December LSAT

sjlawand88
Posts: 36
Joined: Fri Jun 25, 2010 4:33 pm

December LSAT

Postby sjlawand88 » Sat Oct 09, 2010 8:47 pm

All,

I just took the October test and I am not that optimistic about the score. I am aiming for 160. I think I have a 50/50 chance based on my impression after taking today's test. I am registered for the December test.

My problem: RC is killing my grades. I have never missed less than 10 (sometimes up to 17 wrong) on RC. I have tried to solve this problem by reading at least 2-3 hours a day- AbaJournal, Economist, etc.... As far as LR goes, all my mistakes are careless. The time pressure compels me to make careless mistakes.

I am an expert at games (-3 max). I am consistently missing between 5-10 on each LR section. Thus, scoring between 154-159.

What is the best way to prep for the next 60 days?

Thanks

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northwood
Posts: 4872
Joined: Fri May 14, 2010 7:29 pm

Re: December LSAT

Postby northwood » Sat Oct 09, 2010 9:30 pm

take a week off from this test, and workon RC . Get a good manuel and read it cover to cover- then do timed sections

sjlawand88
Posts: 36
Joined: Fri Jun 25, 2010 4:33 pm

Re: December LSAT

Postby sjlawand88 » Mon Oct 11, 2010 7:49 pm

Which RC manual would you recommend?

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northwood
Posts: 4872
Joined: Fri May 14, 2010 7:29 pm

Re: December LSAT

Postby northwood » Mon Oct 11, 2010 7:53 pm

im not sure. I had the LRB and LGB ( bibles by powerscore) and those really worked well for me. If I do end up taking the test ( this is assuming I didnt hit my target score in october) Im going to purchase the powerscore RC bible and read it cover to cover.

geminivegitarian
Posts: 17
Joined: Tue Oct 12, 2010 1:41 am

Re: December LSAT

Postby geminivegitarian » Tue Oct 12, 2010 3:04 am

We're in the same boat, buddy. I got the Reading Comp Bible and read through it. It basically gives you tips and outlines ways for your to stay focused while reading the passage. Also provides some exercises for you. Overall, though I've heard mixed reviews, I think it's worth it. If you're like me, every little bit of help is worth it, even if its just a few points.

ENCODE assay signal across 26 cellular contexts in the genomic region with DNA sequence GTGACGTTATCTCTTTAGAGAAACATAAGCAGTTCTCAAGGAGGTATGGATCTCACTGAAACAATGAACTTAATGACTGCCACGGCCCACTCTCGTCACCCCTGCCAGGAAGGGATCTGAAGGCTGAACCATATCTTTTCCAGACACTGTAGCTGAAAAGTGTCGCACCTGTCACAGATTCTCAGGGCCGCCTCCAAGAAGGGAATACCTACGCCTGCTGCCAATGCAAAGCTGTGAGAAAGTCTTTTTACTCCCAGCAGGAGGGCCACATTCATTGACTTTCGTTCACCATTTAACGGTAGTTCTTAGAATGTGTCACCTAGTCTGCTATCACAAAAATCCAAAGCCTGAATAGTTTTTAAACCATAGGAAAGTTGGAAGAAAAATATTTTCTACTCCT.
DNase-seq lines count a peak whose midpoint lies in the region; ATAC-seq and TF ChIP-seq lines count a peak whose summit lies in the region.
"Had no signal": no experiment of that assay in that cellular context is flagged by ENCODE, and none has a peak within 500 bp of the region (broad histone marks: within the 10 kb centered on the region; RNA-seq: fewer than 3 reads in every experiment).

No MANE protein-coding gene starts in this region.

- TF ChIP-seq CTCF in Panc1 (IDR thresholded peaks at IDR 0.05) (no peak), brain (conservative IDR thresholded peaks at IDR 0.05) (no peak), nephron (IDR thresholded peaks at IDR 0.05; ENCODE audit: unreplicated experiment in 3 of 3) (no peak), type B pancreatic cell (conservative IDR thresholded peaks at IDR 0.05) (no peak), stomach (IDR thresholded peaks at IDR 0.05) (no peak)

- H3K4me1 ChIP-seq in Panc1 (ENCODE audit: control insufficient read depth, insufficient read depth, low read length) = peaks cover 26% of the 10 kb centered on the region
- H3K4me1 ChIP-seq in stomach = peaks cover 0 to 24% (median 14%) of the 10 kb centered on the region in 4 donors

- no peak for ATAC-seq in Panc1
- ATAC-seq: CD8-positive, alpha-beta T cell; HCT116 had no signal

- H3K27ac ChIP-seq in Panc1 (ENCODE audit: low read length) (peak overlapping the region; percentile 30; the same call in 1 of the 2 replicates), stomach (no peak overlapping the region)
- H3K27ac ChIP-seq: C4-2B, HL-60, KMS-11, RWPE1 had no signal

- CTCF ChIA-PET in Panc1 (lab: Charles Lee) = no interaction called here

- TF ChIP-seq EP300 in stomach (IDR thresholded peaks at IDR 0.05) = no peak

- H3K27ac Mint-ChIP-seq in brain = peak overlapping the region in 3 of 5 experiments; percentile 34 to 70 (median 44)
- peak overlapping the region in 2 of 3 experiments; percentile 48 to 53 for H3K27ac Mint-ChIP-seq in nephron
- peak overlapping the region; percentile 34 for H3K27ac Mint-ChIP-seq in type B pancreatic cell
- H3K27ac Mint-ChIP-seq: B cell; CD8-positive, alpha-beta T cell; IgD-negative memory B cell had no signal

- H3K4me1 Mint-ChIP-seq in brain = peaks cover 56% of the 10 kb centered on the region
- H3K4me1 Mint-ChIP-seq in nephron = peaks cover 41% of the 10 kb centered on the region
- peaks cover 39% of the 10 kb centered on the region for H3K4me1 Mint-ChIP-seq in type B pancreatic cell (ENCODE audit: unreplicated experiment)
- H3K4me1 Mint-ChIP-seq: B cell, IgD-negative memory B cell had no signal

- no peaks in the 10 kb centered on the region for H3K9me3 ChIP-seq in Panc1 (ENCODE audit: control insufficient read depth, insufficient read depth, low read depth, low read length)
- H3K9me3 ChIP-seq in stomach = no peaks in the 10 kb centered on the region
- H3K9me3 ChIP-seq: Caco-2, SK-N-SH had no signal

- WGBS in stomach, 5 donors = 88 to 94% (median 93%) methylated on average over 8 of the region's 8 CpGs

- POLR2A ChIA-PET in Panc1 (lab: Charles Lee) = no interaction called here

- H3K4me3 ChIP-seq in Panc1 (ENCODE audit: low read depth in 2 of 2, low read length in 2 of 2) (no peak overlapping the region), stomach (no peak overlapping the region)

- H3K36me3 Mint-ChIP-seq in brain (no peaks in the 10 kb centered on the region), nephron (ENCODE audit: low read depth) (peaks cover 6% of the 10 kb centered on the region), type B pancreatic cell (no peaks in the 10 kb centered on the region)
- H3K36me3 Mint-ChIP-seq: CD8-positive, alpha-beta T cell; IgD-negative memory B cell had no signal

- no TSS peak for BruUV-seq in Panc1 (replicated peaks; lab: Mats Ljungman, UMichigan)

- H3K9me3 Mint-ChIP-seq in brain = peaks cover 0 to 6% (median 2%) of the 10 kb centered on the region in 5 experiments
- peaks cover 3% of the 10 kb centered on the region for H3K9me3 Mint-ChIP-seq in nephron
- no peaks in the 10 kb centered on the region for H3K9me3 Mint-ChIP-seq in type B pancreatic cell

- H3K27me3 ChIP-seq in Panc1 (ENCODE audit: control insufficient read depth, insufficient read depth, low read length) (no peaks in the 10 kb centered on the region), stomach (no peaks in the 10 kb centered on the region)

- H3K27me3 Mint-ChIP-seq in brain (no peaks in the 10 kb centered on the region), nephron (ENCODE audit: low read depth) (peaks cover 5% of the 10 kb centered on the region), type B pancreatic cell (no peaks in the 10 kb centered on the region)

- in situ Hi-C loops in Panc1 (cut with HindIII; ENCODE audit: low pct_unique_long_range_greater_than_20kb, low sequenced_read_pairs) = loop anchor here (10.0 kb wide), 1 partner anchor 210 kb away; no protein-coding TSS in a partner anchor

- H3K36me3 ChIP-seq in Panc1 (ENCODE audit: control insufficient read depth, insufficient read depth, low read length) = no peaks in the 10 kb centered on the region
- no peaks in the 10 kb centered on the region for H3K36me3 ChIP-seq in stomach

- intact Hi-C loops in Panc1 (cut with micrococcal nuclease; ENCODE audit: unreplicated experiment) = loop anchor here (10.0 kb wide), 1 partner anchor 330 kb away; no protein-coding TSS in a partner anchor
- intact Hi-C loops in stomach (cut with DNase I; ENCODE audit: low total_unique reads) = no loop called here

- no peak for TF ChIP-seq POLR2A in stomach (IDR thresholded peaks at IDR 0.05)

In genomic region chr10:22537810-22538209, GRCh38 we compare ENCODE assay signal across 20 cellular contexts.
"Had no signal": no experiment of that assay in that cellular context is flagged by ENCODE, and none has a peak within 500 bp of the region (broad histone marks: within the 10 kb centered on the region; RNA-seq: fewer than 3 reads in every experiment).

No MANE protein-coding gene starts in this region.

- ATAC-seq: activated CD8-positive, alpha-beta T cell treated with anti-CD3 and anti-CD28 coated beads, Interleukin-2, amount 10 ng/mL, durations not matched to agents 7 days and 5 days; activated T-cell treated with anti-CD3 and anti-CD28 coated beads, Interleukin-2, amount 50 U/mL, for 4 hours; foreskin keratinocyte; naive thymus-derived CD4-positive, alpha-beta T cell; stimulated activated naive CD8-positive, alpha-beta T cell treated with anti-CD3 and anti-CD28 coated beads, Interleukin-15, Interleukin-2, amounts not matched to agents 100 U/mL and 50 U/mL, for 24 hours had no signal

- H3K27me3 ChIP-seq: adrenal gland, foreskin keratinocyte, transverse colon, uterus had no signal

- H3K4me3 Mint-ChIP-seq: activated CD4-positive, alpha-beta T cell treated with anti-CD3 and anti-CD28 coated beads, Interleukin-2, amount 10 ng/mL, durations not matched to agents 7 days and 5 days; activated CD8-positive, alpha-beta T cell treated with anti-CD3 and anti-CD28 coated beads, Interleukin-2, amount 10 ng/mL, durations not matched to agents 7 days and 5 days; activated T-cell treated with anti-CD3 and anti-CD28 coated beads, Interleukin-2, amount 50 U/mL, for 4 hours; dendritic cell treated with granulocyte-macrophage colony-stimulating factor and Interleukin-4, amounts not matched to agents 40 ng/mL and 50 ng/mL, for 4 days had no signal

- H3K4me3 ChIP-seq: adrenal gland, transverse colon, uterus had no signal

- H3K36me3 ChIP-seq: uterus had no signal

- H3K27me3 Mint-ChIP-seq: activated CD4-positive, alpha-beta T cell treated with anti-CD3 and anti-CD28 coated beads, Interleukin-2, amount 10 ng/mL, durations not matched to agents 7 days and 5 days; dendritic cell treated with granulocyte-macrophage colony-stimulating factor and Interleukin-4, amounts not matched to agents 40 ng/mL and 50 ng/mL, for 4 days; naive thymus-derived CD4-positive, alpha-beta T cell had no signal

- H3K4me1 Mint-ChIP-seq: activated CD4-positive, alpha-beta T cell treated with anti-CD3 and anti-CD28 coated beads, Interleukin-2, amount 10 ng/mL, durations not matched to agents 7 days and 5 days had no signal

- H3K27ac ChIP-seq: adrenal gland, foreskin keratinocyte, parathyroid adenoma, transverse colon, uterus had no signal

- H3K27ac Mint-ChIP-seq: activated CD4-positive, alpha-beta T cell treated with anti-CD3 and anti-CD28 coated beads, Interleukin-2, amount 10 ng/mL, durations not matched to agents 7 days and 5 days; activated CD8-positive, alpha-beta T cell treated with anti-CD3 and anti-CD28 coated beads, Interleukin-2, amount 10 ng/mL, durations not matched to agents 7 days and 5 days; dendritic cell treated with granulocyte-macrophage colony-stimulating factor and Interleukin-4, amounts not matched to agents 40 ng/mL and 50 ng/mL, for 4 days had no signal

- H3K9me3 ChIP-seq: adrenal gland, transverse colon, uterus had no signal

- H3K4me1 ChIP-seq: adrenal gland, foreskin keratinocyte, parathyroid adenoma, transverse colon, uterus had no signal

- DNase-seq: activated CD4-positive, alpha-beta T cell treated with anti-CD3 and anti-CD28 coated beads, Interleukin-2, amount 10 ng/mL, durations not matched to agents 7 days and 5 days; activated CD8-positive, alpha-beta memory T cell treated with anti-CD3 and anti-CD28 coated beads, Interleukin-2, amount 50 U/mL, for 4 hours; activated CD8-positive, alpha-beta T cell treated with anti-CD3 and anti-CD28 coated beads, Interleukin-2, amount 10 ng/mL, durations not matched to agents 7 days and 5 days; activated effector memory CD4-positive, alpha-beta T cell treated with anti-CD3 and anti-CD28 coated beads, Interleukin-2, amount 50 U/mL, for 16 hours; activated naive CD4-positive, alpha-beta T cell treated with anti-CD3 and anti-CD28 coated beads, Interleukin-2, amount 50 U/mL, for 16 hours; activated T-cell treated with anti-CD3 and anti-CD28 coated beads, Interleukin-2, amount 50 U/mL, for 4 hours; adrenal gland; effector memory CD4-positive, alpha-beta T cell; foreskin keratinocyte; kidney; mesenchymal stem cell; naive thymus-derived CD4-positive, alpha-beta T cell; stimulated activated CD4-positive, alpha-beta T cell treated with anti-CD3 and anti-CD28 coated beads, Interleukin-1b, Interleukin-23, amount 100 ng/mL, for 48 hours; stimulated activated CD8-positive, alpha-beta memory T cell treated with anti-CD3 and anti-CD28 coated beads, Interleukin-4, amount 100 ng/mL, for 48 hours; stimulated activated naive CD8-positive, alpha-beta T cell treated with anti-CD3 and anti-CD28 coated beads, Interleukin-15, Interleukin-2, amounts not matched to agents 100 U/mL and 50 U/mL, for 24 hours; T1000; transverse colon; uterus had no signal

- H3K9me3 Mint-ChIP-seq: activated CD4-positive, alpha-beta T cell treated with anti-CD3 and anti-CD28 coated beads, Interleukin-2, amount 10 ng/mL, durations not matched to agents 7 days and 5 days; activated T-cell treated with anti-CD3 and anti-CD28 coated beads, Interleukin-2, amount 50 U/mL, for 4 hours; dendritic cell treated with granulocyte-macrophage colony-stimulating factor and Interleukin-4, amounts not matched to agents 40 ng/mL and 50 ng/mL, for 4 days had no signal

Good luck!

am060459
Posts: 609
Joined: Mon Jun 29, 2009 12:14 am

Re: December LSAT

Postby am060459 » Tue Oct 12, 2010 3:12 am

sjlawand88 wrote:All,

I just took the October test and I am not that optimistic about the score. I am aiming for 160. I think I have a 50/50 chance based on my impression after taking today's test. I am registered for the December test.

My problem: RC is killing my grades. I have never missed less than 10 (sometimes up to 17 wrong) on RC. I have tried to solve this problem by reading at least 2-3 hours a day- AbaJournal, Economist, etc.... As far as LR goes, all my mistakes are careless. The time pressure compels me to make careless mistakes.

I am an expert at games (-3 max). I am consistently missing between 5-10 on each LR section. Thus, scoring between 154-159.

What is the best way to prep for the next 60 days?

Thanks


focus on the bolded. if you can improve on those, you can get a 160 easily. try to maintain LG mistakes at most to -3 but as for LR you should not be scoring more than -5 on each section.

RC is hard to improve on. i am very similar to you. scored a 159 in june and just took october. RC screws me all the time (missing at most -13 and on average a -9). its hard to improve on RC. are you having trouble comprehending the material or is it timing? if you can with close to 100% accuracy do three passages then that might be the best strategy. doing three passages equals 20 to 21 questions.

sidhesadie
Posts: 454
Joined: Mon Jul 12, 2010 4:54 pm

Re: December LSAT

Postby sidhesadie » Tue Oct 12, 2010 11:33 am

I would do the following, take it fwiw:


Find a trade journal magazine on a subject you aren't familiar with.
Start selecting articles, and writing reading notes. So, read a few paragraphs, then stop. Ask yourself, "what did I just read?" re write it in your own words.
If there is a word you don't know, look at the context and then write what you THINK it means.

Do this for the whole article. When you're done, give it to someone who didn't read the article. Have them read it and tell you what they think the original article was about. See how well you were able to say, in your own words, what the article said. That's comprehension. If what they say doesn't really match what the article said, then you've got to figure out where you're losing the thread.
If you are not understanding what the passage says as you're reading it, you're going to have a really hard time answering questions about it.
Then check those words you didn't know and see how you did understanding the meaning given the context. There are often LSAT RC questions that say something like "the word xyz as used in line 123 means...."

A lot of work? Yes.
Will it help? Yes.




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